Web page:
The World Bank unveiled a US$12 billion aid package on Tuesday that will provide fast-track funds to help countries combat the coronavirus outbreak.
“The goal is to provide fast, effective action that responds to country needs,” World Bank President David Malpass told reporters.
He said it is critical to “recognise the extra burden on poor countries” least equipped in the struggle to prevent the spread of Covid-19.
The funds, some of which are targeted to the world’s poorest nations, can be used for medical equipment or health services and will include expertise and policy advice, the bank said in a statement.
The virus that erupted in central China in December has killed more than 3,000 worldwide and infected over 90,000 people.
Malpass said the money – US$8 billion of which is new – will go to countries that request help. The bank has been in contact with many member nations, but he did not specify which are likely to be the first to receive aid.
“The point is to move fast. Speed is needed to save lives,” he said in a conference call.
“We want to make the best use of the World Bank’s extensive resources and global expertise and the historical knowledge of crises,” he said, citing similar crisis funding to combat the Ebola and Zika outbreaks in recent years.
Meanwhile, citing concerns about the fast spread of the coronavirus, the World Bank and the International Monetary Fund said on Tuesday said they will adopt a “virtual format” for their Spring Meetings instead of convening in person in Washington.
The institutions’ Spring Meetings, scheduled this year for April 17-19, usually bring some 10,000 government officials, businesspeople, civil society representatives and journalists from across the globe to a tightly packed, two-block area of downtown Washington that houses their headquarters.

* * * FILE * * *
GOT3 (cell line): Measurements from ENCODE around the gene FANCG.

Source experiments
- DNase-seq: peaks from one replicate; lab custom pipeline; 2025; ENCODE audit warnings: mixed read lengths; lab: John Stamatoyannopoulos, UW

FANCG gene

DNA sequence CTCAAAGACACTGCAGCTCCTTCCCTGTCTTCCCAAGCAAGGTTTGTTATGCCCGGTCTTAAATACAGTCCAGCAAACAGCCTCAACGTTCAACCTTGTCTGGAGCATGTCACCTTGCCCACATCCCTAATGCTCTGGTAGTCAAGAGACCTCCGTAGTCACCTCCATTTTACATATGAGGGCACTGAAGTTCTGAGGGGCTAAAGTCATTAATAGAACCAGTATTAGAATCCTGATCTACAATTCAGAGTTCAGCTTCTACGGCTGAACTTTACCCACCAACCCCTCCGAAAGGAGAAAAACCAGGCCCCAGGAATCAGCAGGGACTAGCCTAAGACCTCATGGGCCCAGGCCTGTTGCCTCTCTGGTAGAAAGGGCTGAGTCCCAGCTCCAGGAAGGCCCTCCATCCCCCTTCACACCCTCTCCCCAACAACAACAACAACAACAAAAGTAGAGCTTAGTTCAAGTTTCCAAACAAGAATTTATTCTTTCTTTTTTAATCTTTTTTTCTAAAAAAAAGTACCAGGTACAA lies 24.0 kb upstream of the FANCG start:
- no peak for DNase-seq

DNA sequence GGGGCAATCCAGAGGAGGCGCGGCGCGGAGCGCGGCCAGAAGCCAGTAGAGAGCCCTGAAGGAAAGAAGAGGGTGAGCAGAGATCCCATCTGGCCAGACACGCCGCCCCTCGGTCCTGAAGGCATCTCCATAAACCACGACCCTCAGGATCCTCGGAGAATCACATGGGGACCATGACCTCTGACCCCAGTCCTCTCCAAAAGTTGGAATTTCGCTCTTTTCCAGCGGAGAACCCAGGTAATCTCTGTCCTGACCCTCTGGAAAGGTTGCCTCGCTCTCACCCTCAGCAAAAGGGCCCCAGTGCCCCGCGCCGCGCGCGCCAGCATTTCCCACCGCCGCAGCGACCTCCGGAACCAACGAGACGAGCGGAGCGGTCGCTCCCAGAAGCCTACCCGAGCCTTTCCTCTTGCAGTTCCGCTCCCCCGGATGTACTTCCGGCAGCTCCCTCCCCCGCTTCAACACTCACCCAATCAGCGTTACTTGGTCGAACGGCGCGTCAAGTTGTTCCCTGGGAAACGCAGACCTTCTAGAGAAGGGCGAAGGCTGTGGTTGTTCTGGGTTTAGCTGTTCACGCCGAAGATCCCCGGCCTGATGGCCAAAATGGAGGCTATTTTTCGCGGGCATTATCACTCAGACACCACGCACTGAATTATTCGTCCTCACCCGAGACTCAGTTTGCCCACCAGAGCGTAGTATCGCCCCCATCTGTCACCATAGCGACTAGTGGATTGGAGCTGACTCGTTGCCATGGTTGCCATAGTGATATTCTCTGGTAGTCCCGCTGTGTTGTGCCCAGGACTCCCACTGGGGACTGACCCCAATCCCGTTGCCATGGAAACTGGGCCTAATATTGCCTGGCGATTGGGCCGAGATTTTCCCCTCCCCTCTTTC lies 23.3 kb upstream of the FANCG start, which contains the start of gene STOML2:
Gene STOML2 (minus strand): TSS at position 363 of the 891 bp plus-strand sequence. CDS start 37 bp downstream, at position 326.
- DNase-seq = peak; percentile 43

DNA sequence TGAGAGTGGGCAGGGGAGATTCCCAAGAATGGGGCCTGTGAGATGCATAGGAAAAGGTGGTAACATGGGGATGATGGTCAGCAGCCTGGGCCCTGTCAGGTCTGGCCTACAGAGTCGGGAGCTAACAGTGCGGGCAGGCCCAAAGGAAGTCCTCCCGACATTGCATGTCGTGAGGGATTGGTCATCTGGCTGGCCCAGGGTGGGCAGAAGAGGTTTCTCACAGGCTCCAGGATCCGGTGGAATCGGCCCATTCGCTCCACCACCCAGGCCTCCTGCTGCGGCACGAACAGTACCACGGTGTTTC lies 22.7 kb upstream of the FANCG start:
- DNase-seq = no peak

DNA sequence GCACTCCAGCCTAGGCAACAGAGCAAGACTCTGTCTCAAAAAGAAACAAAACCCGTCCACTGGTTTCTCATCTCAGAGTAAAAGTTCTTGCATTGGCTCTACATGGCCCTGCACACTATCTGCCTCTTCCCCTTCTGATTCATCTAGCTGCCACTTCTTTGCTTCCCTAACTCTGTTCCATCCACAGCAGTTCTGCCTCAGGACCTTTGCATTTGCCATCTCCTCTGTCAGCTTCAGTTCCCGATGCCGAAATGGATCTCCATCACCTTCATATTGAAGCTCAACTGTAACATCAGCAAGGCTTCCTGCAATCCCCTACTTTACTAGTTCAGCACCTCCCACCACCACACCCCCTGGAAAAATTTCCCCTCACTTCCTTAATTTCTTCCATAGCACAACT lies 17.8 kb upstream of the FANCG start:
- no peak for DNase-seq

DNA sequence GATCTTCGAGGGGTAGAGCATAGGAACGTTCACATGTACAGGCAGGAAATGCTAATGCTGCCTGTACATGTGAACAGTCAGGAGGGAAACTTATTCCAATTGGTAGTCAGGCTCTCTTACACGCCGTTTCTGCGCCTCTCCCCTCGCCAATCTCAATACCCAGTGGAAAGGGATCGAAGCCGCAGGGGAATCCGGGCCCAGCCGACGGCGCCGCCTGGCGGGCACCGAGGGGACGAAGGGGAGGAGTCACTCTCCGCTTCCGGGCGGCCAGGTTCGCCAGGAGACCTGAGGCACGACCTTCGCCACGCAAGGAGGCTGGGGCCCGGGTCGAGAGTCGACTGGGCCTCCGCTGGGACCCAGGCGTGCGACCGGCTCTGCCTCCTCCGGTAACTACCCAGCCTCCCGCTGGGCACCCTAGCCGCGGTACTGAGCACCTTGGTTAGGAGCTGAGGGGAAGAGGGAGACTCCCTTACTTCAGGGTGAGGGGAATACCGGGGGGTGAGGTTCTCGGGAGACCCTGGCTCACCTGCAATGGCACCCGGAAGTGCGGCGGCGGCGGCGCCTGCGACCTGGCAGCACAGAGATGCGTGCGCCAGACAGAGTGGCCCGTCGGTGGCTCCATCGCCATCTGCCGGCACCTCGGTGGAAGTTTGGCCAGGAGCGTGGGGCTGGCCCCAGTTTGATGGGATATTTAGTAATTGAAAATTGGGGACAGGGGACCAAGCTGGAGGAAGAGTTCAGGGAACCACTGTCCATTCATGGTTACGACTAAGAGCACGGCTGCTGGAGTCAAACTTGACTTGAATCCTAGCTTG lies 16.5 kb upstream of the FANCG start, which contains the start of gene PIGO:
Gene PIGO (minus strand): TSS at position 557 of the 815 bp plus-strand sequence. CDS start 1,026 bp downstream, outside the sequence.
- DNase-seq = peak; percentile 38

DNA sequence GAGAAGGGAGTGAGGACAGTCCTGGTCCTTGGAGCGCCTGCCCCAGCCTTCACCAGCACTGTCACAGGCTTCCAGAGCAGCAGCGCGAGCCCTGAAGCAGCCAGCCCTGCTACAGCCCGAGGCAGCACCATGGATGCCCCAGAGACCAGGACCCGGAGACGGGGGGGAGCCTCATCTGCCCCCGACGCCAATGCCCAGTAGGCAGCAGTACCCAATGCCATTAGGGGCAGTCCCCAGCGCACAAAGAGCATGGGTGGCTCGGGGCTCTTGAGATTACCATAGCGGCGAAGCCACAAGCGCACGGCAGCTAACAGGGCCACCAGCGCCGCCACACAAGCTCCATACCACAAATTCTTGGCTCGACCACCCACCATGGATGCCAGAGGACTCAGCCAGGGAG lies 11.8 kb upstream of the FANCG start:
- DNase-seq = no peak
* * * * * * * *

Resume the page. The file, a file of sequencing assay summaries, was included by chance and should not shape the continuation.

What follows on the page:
The institutions began considering the move, first reported by Reuters last week, as the disease continued to spread rapidly around the world.
The coronavirus outbreak is plunging the world economy into its worst downturn since the global financial crisis more than 10 years ago, the Organisation for Economic Cooperation and Development warned on Monday.
IMF Managing Director Kristalina Georgieva and World Bank President David Malpass said in a joint statement that their goal was to serve their membership effectively while ensuring the health and safety of participants and staff.
They said the institutions would leverage IT-related and virtual connection capabilities to hold essential policy consultations, while continuing to share IMF and World Bank analyses.
“With this adapted format, we are confident that our member countries will be able to effectively engage on pressing global economic issues at these Spring Meetings,” they said.
An IMF official said that one possible exception to the virtual meetings shift is that the 24-member International Monetary and Financial Committee – the Fund’s steering committee – may still meet face to face.
Details for the meeting are still being worked out, the official said. The equivalent panel at the World Bank, the Development Committee, is planning to meet in a virtual format, a World Bank spokesman said.
The rapid spread of the virus raised concerns inside the IMF and the World Bank that the close interactions among people from their 189 member countries at the Spring Meetings could inadvertently contribute to the problem.
After the September 11, 2001 attacks on New York and Washington, the IMF and World Bank cancelled their annual meetings scheduled for later that month in the US capital. The meetings were reconvened in November 2001 in Ottawa, Canada.
The by-laws of both institutions state that their annual meetings of boards of governors, normally held in the fall, must be held in person.